After that, I started to notice all the ways in which Mia had become attached to Tess. When I came home in the evenings, she would look at Tess, as if she needed a cue for how to feel. When my husband walked in the door next, and all three of the adults in her life stood around her, she looked stunned and perplexed. Sometimes Mia seemed happier in the pictures than I’d seen her be with me. She and Tess could spend an entire afternoon at the park together; when I took her, she fussed after an hour. Why? Was it hard for her to relax with me? Had Tess become her main event and I the sideshow?
And if so, what should I do about it? Quit work? But we needed my job. My husband and I talked about whether we could get by on one salary, but with the economy so shaky and a mortgage to pay and college to save for, it didn’t seem to be in the cards. I checked in with my friend, who had just come back to work and left her son with a nanny. She was struggling, too.
“It bugs me when she calls him ‘My Darling.’ And when she kisses him – I feel like that should be my thing.” I could see where she was coming from. As much as I wanted Tess to love Mia, and Mia to love Tess, I wanted to be the one to shower Mia with kisses. Tess had done an admirable job of being affectionate without crossing over the invisible boundary of mother-love. But she showed me a picture she’d taken of Mia with her phone, “so I can show my friends my baby,” and it rankled. Mia was not her baby.
I reached out to another friend of mine, who is a nanny herself, and I told her how I’d been feeling. I’d gone to all this trouble to have a child. I’d worked so hard to build a stable life to bring that child into, and now someone else was living it. Sometimes, my friend said, she did feel like she was living another woman’s life: watching her children, entertaining other children and nannies in her home, serving them this woman’s tea. My friend’s words were as validating as they were haunting.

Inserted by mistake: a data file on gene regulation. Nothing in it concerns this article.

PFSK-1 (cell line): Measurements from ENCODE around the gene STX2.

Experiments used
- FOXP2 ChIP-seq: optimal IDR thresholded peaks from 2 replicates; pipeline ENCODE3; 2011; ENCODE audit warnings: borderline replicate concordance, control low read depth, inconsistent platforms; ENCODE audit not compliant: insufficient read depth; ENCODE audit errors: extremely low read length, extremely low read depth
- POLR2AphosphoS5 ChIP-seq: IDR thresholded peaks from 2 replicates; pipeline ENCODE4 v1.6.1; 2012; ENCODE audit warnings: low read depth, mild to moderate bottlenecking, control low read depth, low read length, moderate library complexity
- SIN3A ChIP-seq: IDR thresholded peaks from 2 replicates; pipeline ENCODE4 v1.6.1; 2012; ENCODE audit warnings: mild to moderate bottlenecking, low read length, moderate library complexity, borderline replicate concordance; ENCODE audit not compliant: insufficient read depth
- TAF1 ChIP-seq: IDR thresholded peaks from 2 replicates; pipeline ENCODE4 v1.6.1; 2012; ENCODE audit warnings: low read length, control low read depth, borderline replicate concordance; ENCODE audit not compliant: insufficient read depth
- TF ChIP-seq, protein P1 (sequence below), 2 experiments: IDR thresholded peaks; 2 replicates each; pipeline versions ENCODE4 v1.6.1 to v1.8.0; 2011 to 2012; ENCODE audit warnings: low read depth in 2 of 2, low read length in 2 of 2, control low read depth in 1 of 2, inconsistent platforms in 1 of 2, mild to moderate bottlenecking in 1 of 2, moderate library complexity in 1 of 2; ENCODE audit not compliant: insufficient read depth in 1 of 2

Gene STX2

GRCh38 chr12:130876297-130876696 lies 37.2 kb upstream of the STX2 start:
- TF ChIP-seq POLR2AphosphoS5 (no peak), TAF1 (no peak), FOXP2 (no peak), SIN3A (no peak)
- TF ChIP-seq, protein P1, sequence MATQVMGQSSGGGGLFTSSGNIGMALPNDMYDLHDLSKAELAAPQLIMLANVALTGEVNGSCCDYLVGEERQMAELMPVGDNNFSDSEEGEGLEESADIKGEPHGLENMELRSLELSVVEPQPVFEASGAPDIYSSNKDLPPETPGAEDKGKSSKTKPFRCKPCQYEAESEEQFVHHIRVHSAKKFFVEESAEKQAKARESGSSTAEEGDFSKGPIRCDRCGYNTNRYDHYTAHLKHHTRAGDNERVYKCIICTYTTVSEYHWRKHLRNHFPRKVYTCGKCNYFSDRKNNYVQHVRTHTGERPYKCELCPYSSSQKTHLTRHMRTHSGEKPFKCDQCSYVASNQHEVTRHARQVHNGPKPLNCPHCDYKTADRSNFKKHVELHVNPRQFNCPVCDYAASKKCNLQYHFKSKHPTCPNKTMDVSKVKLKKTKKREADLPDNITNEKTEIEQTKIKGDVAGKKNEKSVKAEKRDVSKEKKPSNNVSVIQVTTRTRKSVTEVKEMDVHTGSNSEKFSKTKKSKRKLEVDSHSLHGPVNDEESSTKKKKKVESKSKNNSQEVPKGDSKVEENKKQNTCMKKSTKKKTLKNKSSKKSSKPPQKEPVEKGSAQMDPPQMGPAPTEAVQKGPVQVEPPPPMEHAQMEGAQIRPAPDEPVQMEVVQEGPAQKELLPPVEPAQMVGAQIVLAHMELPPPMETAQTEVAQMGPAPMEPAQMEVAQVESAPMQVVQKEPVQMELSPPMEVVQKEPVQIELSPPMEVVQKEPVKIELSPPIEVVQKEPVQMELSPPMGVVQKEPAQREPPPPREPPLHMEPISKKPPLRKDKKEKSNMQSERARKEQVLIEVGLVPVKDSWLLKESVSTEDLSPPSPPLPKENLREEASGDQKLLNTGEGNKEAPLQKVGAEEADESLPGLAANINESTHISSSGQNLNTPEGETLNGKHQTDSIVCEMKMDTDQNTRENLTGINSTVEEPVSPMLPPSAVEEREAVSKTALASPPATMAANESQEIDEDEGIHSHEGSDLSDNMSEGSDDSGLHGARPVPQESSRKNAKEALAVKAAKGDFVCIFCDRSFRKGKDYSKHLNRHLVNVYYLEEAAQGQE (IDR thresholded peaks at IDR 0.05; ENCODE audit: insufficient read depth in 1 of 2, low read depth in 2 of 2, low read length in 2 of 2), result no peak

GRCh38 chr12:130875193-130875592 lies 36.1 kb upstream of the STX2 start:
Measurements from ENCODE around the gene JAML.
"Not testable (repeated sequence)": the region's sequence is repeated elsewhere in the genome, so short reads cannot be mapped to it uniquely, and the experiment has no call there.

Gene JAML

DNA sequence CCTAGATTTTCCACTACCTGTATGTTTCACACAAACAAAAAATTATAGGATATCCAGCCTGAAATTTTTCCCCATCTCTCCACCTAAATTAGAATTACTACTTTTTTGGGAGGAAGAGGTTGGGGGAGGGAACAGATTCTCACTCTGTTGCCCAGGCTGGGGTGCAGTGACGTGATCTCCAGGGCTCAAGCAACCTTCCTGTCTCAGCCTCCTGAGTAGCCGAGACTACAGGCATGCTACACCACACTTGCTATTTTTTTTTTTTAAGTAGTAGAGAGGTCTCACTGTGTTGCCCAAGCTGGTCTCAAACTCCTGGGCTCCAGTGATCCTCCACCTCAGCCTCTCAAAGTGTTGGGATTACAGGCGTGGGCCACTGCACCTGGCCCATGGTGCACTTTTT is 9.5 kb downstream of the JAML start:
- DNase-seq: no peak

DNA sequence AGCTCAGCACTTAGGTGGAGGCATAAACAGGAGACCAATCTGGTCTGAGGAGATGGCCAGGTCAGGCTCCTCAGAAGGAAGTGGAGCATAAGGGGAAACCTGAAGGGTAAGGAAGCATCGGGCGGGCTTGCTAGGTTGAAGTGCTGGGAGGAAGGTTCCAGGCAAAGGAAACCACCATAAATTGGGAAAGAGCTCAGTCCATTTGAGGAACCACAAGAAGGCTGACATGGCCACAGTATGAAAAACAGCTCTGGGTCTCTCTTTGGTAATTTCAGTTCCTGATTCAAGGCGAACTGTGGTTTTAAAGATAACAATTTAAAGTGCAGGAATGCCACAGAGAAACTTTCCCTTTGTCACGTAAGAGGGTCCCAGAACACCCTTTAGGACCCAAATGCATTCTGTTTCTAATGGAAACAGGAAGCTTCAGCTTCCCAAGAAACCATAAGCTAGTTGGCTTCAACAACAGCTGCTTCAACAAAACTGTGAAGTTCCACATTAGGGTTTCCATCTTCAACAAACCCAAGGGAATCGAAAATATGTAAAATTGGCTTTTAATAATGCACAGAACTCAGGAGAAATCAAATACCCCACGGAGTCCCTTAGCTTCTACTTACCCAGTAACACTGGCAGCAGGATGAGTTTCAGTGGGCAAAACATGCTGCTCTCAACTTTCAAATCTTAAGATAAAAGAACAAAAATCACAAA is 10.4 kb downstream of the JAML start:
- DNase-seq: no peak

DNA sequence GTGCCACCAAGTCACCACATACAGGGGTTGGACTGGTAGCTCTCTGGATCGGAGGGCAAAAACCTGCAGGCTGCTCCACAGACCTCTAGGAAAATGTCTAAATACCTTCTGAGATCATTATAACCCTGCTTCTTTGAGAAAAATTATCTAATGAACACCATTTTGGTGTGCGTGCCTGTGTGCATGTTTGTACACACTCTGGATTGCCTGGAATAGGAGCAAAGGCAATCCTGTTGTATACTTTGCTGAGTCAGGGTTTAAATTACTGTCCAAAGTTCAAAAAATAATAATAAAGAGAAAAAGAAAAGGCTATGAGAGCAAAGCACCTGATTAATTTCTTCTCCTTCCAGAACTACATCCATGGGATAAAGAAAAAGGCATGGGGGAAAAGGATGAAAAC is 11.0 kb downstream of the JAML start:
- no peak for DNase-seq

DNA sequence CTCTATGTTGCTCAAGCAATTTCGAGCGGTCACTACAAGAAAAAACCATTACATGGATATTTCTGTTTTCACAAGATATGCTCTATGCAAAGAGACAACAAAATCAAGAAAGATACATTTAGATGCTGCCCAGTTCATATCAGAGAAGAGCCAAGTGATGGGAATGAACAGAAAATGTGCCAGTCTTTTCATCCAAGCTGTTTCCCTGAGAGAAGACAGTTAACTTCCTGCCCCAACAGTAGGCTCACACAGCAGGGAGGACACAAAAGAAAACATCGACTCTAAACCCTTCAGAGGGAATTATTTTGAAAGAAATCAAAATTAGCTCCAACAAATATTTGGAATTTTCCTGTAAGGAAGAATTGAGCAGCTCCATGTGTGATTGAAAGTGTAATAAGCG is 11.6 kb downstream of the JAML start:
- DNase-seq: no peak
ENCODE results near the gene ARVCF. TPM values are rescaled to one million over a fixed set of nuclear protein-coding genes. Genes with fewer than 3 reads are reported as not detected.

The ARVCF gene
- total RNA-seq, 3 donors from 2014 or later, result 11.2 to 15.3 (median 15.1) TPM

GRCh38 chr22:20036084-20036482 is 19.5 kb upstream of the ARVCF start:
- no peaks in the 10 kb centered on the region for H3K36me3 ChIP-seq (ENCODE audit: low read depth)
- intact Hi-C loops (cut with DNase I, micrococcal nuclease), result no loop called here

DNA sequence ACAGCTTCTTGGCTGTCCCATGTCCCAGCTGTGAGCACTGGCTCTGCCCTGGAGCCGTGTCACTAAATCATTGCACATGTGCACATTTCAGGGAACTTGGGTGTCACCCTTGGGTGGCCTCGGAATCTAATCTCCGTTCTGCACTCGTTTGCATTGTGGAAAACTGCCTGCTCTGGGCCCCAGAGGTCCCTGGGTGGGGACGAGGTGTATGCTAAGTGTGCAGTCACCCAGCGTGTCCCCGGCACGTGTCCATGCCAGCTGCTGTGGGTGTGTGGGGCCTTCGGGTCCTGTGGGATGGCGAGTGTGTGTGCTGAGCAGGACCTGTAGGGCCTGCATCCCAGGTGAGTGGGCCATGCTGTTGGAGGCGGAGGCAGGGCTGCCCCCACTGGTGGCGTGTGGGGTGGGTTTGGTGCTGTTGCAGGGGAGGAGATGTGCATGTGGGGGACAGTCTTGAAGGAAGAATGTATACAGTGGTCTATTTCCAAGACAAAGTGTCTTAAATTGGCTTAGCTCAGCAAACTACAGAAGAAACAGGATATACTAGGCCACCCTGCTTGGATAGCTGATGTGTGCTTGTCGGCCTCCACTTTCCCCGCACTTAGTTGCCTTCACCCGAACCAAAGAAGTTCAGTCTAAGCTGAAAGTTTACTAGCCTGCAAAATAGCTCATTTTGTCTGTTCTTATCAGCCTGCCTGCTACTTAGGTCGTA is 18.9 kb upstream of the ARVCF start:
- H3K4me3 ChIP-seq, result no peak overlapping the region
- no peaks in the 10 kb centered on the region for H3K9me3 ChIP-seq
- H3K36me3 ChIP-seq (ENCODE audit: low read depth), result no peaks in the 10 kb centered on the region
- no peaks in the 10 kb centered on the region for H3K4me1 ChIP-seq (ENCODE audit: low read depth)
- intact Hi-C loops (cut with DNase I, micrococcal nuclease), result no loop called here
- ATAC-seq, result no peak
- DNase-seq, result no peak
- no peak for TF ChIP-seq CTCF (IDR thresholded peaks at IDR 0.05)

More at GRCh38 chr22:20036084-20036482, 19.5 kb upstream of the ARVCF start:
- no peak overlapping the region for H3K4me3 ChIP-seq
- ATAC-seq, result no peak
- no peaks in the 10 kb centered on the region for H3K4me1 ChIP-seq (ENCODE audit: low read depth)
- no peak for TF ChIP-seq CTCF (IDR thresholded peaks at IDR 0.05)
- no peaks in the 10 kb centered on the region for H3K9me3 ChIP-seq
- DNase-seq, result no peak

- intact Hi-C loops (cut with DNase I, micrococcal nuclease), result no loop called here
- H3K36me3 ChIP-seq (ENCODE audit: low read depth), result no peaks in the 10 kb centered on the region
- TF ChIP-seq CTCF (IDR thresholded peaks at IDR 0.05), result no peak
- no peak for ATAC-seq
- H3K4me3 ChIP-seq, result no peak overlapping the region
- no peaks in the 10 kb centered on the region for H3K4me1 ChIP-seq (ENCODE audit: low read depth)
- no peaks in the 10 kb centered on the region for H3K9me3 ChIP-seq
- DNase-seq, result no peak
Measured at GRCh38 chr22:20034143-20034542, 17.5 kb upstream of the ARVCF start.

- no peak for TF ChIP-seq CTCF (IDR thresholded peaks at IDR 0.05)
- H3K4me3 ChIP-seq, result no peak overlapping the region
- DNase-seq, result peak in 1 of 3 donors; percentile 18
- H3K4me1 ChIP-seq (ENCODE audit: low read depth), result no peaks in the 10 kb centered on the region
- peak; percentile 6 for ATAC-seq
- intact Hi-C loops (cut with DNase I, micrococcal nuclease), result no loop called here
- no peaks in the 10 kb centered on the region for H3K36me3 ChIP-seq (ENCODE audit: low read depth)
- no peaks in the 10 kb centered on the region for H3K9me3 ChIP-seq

Of course, I knew what Tess meant when she called my daughter hers. The rational part of my brain knew it was a good thing that she cared enough about Mia to want to show her off on the weekends. But it still got to me. In a way, it felt true that Mia was hers and not mine. Tess discovered Mia’s first tooth. Tess was there when Mia rolled over for the first time. Tess was the one who saw – and probably provoked – the look of utter joy on my daughter’s face on that beautiful day at the park.
Maybe the funny feeling I sometimes get in my stomach is as simple as this – it both thrills me and kills me that someone besides my husband and me can make our daughter happy.
I have that picture of Mia on the blanket at the park on my computer now, as my desktop wallpaper. I see it every time I sit down to write or check my email. Despite my deep ambivalence about missing that moment in her life, every time I see it, it makes me smile. Tess’ knees are visible on the blanket, but sometimes I forget, and I think that they’re mine. Time and memory are playing their funny tricks on me, and I almost believe now that I was there, too.